Momus – Forbidden Software Timemachine

I just got this double CD, a compilation of seven albums Momus put out  between 1987 and 1993. Some extraordinary songwriting, the most literary lyrics in contemporary music (Bluestocking is almost entirely a list of the books his lover has read!) but not in a look-at-me-I’m-clever way, more like listening to one of your more intelligent and sardonic friends musing over a rinky-tinky cheap electro beat.  The melodies are flowing, Europop, like the best of the Pet Shop Boys or early Scott Walker without the orchestras. I have many of these already on scratched vinyl or dull cassettes but hearing them again has me shocked at the guy’s talent. (If you’ve heard me sing Ricky, it’s based on Momus’s adaptation of Jacque Brel’s Jackie.)

Much of it is obsessionally focused on eroticism: The Homosexual uses the fact that mocking men think he’s gay to bed their partners;  Love On Ice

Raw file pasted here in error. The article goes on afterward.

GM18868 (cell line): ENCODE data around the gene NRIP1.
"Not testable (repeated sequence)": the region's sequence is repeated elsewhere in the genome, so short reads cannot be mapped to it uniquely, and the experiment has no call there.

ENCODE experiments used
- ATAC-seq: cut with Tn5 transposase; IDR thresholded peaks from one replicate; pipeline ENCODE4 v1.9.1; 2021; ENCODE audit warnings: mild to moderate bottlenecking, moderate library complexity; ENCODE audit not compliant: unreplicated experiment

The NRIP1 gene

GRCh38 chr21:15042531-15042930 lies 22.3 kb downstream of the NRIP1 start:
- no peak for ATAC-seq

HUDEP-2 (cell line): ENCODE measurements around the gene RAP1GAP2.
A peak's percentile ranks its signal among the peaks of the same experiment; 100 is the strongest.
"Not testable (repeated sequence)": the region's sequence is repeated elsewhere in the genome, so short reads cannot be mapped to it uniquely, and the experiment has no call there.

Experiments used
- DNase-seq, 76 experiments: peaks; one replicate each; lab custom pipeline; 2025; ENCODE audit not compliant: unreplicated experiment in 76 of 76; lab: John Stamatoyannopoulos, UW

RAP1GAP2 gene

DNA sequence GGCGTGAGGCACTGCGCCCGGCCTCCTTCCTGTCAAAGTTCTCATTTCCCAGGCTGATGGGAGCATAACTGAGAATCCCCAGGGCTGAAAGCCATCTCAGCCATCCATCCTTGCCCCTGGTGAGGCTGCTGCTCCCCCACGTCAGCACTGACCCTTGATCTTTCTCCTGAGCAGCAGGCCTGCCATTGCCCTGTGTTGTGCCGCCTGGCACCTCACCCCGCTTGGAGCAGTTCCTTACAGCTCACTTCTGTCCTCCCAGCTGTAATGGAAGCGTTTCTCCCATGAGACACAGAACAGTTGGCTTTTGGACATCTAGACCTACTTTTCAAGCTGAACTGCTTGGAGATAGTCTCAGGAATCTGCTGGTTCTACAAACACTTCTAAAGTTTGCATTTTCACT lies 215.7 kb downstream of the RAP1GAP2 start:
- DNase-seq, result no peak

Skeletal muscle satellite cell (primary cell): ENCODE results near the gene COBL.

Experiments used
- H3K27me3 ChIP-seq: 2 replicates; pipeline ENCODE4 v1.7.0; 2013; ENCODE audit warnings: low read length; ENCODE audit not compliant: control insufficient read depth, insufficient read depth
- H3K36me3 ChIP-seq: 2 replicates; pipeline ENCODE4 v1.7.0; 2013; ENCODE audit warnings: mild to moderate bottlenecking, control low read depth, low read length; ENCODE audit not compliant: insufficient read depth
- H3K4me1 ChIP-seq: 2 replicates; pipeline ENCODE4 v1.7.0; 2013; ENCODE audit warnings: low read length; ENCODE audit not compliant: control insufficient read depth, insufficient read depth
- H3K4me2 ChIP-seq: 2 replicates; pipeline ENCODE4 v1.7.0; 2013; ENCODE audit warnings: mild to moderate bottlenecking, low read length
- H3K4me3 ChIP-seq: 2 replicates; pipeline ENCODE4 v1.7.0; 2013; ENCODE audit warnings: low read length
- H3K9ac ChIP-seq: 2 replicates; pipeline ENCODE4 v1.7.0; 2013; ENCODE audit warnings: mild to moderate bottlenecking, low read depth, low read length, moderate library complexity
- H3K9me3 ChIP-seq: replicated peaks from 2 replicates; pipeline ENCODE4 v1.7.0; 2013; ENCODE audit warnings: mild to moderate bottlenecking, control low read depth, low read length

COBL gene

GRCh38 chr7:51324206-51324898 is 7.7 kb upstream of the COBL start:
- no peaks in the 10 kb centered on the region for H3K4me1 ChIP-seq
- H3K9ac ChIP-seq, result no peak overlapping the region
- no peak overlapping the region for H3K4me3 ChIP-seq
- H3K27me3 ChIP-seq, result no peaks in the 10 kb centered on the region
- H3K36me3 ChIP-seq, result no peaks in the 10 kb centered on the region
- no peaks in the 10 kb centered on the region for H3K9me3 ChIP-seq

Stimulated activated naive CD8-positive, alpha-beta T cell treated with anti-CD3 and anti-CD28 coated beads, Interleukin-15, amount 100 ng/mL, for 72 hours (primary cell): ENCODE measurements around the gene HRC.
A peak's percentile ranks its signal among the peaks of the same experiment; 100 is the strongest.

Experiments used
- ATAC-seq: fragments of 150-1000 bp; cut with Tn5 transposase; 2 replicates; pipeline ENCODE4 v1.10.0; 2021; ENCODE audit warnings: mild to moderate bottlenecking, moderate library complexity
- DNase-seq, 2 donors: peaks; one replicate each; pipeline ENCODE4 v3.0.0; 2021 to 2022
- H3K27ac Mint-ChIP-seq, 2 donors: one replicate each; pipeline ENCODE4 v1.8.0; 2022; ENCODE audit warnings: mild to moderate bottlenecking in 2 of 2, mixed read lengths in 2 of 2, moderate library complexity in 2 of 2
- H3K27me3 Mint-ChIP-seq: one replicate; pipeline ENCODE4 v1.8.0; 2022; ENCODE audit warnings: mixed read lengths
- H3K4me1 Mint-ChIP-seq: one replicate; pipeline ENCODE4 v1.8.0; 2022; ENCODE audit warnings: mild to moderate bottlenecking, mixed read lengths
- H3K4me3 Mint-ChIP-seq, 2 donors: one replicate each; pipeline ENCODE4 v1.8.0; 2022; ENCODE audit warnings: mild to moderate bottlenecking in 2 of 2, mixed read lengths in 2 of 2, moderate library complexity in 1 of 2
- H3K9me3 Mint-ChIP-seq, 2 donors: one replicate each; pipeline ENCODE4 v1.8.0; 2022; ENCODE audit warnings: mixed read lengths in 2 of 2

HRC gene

explores Torville and Dean’s relationship, almost libellously; A
Complete History of Sexual Jealousy Parts 17-24
has him ‘jealous of the
man the man you broke the heart of broke the heart of’ (work it out!).  It was with Hippopotamomus that he took up a dare to release the most perverted album ever released.  The title track has him as a jungle-dweller preserved  Pompeii-style by lava in the act of  shagging a hippo, and placed on display in the  Natural History  Museum.  A Monkey for Sally  is literally about monkeying about.  Don’t ask.

Like any compilation one would have selected slightly differently.  For me the gem of that period is Christmas in Space from Timelord, where he left the sexual obsession for a while anyway, although the lovely Rhetoric from the same album is included. Also I would have included Three Wars, where he explores one man’s life at the ages 14-18 and 39-45 and an undated present through the metaphors of World Wars I, II and III.

Momus has produced dozens of albums since then, and I can’t keep track of him. Any exploration of his stuff will be richly rewarding and this album is a good starting point. Or try Momus’s website.